1. Limited time only! Sign up for a free 30min personal tutor trial with Chegg Tutors
    Dismiss Notice
Dismiss Notice
Join Physics Forums Today!
The friendliest, high quality science and math community on the planet! Everyone who loves science is here!

A fixed point theorem

  1. May 27, 2015 #1
    hm.png
    Here I do not perceive the a sequence generated by fixed-point iteration. First would you like to explain this. How can it be that if lim n->∞ pn=P, then lim n-> ∞ Pn+1 ?

    Source: Numerical Methods Using Matlab by Kurtis D. Fink and John Matthews.
     
    Last edited: May 27, 2015
  2. jcsd
  3. May 27, 2015 #2

    Svein

    User Avatar
    Science Advisor

    Your appendix does not say exactly that. But:
    1. pn+1 = g(pn) (definiton)
    2. Assume limn→∞pn=P. Then, of course, limn→∞pn+1=P
    3. g(P) =g(limn→∞pn)
    4. g is continuous (supposition). Therefore g(limn→∞pn) = limn→∞g(pn)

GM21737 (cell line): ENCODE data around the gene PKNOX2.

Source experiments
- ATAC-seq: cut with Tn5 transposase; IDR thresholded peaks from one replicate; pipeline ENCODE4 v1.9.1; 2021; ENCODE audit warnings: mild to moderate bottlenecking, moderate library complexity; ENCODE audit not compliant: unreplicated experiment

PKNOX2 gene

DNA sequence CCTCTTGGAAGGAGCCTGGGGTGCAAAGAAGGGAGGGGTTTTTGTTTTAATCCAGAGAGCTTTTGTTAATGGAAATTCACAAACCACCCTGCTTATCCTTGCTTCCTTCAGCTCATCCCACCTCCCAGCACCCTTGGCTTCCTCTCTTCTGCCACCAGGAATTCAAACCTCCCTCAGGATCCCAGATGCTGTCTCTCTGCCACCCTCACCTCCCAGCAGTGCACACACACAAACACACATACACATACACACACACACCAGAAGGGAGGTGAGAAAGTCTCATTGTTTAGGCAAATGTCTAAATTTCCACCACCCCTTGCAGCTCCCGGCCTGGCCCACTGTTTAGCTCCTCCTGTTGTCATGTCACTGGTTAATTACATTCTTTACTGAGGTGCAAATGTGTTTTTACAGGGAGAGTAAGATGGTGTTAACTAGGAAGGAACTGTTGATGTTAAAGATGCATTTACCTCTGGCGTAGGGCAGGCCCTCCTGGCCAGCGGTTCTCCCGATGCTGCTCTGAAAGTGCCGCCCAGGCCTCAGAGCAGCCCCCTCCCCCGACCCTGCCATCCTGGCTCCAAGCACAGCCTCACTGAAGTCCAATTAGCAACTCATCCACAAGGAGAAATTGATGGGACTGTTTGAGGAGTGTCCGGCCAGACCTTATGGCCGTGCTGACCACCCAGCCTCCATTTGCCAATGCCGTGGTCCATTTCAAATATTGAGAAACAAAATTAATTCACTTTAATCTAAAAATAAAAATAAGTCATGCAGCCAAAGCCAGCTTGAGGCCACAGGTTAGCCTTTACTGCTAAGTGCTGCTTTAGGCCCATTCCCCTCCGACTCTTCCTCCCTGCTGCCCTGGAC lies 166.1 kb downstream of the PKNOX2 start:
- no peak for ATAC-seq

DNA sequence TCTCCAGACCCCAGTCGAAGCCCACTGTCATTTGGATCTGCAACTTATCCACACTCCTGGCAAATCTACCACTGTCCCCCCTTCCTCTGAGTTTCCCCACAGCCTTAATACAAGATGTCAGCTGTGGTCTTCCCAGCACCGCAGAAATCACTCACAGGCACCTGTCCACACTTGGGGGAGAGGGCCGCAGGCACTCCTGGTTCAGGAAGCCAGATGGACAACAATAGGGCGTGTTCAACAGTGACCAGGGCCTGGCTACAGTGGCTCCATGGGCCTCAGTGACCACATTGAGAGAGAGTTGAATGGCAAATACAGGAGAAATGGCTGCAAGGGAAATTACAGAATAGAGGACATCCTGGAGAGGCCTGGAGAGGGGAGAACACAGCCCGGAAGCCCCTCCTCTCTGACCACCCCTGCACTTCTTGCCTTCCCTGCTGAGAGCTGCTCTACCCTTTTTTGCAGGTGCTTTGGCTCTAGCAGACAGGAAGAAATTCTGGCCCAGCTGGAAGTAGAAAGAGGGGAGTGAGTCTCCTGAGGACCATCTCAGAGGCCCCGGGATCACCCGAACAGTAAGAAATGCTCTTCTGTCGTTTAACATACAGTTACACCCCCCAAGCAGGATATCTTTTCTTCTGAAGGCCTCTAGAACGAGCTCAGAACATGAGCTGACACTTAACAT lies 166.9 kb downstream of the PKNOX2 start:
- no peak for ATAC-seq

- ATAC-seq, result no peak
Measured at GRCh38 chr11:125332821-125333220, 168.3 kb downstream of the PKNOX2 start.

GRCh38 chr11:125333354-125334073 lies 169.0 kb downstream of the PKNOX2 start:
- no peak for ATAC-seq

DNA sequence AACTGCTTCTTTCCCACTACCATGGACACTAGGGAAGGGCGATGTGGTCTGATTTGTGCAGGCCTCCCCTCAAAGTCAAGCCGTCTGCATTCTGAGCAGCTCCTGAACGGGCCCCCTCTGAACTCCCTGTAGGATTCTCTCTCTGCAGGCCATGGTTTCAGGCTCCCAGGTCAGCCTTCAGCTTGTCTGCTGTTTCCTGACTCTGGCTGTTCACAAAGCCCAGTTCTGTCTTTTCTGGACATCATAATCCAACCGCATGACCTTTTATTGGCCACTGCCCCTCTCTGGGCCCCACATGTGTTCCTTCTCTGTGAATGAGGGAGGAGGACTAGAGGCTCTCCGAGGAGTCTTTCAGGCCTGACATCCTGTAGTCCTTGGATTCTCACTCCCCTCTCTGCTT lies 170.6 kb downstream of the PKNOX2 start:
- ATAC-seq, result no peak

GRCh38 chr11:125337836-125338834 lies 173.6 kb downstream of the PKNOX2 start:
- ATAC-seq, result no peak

5. By definition (see 1.) limn→∞g(pn) = limn→∞pn+1 =P (from 2.)
    6. 3. and 5. ⇒ g(P) = P.
     
  4. May 27, 2015 #3
    It seems that I have a little forgotten calculus. Would you like to give more information for step 2 and step 4 in your post. With what topic of calculus are they about and how do we know them. I will search for their proof to best understand.

    Thank you.
     
  5. May 27, 2015 #4

    Svein

    User Avatar
    Science Advisor

    Step 2: limn→∞pn=P means "given ε>0, there exists an N such that for all n>N, |pn - P|<ε". And if n>N, obviously (n+1)>N.
    Step 4: Again an ε-proof: Since g is continuous, there exists a δ>0 such that |g(P)-g(x)|<ε for all x such that |P-x|<δ. Also, due to step 2, there is an N such that for all n>N, |pn - P|<min(ε, δ). Therefore |g(P)-g(pn)|<ε for n>N, which means that limn→∞g(pn) = g(P) = g( limn→∞pn).
     
Know someone interested in this topic? Share this thread via Reddit, Google+, Twitter, or Facebook